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Guest Contributor— Answers Chief Veterinarian, Dr. Doug Knueven, veteran among veterinarians, examines raw nutrition as a healing power of pets and works to ensure an all-encompassing true health (physical, mental and spiritual) regimen in veterinary medicine for animals.

 

Oral disease is the most common affliction of dogs.

Most dogs over the age of three years have some level of gingivitis or periodontal disease. The development of oral disease is insidious. Bacteria in the mouth coat the surface of the teeth forming plaque. Over time the bacteria incorporate minerals and develop into thick, brown tartar. Eventually the bacteria work their way under the gumline causing gingivitis. If left untreated, the bacteria dive deeper into the tissues surrounding the tooth root resulting in periodontal disease and tooth root infections which can be very painful.

What’s more, once the bacteria invade the gumline they gain access to the blood, which can have far reaching effects. Research shows that periodontal disease is linked to heart conditions[i] and an increase in systemic inflammation[ii] in dogs. At the stage of tartar and gingivitis, the pet needs to have their teeth cleaned by a veterinarian. Because animals do not rinse and spit the way we do, dental work requires general anesthesia. Many times, extractions are needed. The whole ordeal can get expensive and is not without risk. Obviously, prevention is the best course of action.

Many pet caregivers, and even some veterinarians, believe that kibble cleans a pet’s teeth. The truth is that dry pet food does nothing to scrape the plaque and tartar off the teeth. As soon as the tips of the teeth contact the kibble, the nugget crumbles. Thinking that chewing dry pet food cleans a pet’s teeth is like believing that chewing on pretzels keeps our teeth clean – no brushing necessary.

Another thing to consider is that, unlike Answers raw pet foods, all kibble is high in starch (even grain-free dog food). Since starch readily breaks down into sugar that feeds bacteria, I believe that dry pet food is a major contributor to the pet dental disease epidemic.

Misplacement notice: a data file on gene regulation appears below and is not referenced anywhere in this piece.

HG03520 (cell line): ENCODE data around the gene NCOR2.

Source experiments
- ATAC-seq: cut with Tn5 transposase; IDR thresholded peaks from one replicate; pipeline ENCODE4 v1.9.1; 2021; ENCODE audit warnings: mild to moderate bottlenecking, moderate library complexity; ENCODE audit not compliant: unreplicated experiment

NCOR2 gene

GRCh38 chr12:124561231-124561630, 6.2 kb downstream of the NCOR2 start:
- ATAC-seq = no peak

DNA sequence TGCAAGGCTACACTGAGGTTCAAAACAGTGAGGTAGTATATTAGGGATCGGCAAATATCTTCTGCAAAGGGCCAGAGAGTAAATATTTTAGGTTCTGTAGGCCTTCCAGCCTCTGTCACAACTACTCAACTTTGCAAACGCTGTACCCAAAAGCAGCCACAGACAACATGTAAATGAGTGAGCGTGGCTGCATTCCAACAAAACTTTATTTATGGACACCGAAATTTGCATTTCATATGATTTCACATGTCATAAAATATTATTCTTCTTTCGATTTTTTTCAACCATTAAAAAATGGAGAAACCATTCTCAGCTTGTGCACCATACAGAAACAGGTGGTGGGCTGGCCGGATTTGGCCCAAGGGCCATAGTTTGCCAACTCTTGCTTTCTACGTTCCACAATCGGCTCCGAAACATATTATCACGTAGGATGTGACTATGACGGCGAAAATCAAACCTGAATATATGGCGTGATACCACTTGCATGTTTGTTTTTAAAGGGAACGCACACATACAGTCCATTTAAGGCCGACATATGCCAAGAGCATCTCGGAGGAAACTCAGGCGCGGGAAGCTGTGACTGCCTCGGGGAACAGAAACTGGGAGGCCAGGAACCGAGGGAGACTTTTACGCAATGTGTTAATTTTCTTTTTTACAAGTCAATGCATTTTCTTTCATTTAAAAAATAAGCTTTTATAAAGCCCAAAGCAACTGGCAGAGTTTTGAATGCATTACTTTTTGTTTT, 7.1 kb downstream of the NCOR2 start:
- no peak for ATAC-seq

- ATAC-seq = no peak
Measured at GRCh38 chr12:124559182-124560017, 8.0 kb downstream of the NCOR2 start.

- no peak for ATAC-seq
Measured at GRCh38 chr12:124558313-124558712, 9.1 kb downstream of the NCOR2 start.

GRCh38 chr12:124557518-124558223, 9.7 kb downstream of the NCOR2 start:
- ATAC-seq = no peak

Dog teeth being examined by the animal doctor

The Answers Three-Pronged Approach to Oral Health

First, Answers foods provide optimal nutrition to keep the tissues of the oral cavity at their healthiest level, and healthy tissue is better able to ward off invading bacteria. Fermented, raw foods are loaded with enzymes that can improve circulation, help speed tissue repair, and reduce pain, swelling, and inflammation —all helpful in healing gingivitis and gum disease. Raw milk is rich in Vitamin K2, which assures proper placement of calcium, and fermented bone stocks provide minerals in a form that the body can easily absorb. All these factors l work together synergistically to keep the teeth and jaw bones strong and healthy. Fermented stocks also contain glycosaminoglycans (GAGs), which help repair compromised gum tissue and strengthen the ligaments that hold each tooth in place.

Second, Answers products use fermentation to propagate probiotic bacteria. These good bacteria inhibit the growth of bad bacteria that cause oral disease. By maintaining a healthy oral microbiome, these fermented foods help the mouth’s natural disease-fighting systems stay fully functional. Also, when the probiotics reach the gut, they improve the function of the systemic immune system which further helps to maintain oral health.

Finally, Answers has unique products to help with the mechanical removal of plaque, namely fermented chicken and pig feet. These are great for dogs to chew on for healthy gums and teeth. They naturally “brush” teeth clean while being chewed, scraping away plaque. Fermentation provides good bacteria that help prevent plaque from forming and is wonderful for overall oral health. Fermented chicken and pig feet are also a good source of glucosamine from cartilage that supports bone health. Of course, what a veterinarian sees as tools for dental disease prevention, pets regard as yummy, fun treats.

Oral disease can be deadly, and chances are that your dog is at risk. Defy the odds and prevent oral disease in your dog with the Answers approach.

 

 

 

[1] Glickman LT, Glickman NW, Moore GE, Goldstein GS, Hugh B. Lewis HB. Evaluation of the risk of endocarditis and other cardiovascular events on the basis of the severity of periodontal disease in dogs. J Am Vet Med Assn. 2009;234(4):486-494.

[1] Rawlinson JE, Goldstein RE, Reiter AM, Attwater DZ, Harvey CE. Association of periodontal disease with systemic health indices in dogs and the systemic response to treatment of periodontal disease. J Am Vet Med Assn. 2011;238(5):601-609.

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